Yesterday, the Commission published the 2017 edition of the Consumer Conditions Scoreboard.
Next to the observation that the share of consumers buying online has pretty much doubled over the last 10 years (from 29.7% in 2007 to 55% in 2017), the most striking finding is that consumer trust has increased quite dramatically since the 2015 edition. The study records a 12 points increase of trust vis à vis "national" retailers and 21 points(!) improvement when ordering cross-borders.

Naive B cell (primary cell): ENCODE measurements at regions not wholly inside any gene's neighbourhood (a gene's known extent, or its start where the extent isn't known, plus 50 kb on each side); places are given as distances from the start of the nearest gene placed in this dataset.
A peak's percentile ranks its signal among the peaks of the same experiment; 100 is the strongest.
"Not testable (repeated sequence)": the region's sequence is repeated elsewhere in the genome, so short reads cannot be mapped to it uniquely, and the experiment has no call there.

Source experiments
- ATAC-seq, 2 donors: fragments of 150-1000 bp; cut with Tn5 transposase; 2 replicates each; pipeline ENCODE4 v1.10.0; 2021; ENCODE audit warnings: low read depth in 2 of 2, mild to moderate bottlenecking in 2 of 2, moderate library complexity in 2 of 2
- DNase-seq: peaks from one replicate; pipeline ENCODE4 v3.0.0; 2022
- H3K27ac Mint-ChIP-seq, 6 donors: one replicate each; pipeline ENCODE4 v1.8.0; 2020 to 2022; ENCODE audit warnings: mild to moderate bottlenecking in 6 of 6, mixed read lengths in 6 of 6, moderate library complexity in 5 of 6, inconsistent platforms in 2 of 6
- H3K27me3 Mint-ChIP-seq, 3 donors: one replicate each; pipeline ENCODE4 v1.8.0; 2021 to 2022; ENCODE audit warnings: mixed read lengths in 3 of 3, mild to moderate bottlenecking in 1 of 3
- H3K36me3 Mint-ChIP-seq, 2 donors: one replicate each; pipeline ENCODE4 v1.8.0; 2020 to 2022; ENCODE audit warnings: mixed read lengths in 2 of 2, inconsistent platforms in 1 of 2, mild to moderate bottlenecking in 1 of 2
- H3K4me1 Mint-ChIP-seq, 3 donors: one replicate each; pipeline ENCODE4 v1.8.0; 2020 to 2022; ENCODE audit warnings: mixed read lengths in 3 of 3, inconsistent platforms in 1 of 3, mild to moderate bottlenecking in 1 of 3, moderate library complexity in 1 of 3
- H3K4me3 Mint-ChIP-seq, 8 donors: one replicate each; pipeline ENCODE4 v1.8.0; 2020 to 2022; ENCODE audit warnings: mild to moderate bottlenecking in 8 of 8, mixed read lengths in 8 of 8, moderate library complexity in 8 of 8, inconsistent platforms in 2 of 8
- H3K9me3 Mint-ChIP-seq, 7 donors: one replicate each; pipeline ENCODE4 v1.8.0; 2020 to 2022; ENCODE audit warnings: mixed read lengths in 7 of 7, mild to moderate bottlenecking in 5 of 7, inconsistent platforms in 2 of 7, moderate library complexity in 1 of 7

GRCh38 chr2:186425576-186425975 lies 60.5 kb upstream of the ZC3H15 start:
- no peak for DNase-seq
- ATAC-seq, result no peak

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The study also checked whether consumers were aware of certain key rights (right to return a product bought at distance within 14 days without giving any reason; right to a replacement and/or the repair of faulty products; right to neither pay nor return unsolicited products) that they enjoyed when shopping online. Only 12% of the surveyed consumers gave correct answers in respect of all three rights, showing 3 points improvement compared to 2015.
While the study also investigated complaints and dispute resolution and paid some attention to the issue of vulnerability, the results are less striking in these areas.
The full report can be downloaded here and a factsheet can be downloaded under yesterday's press release.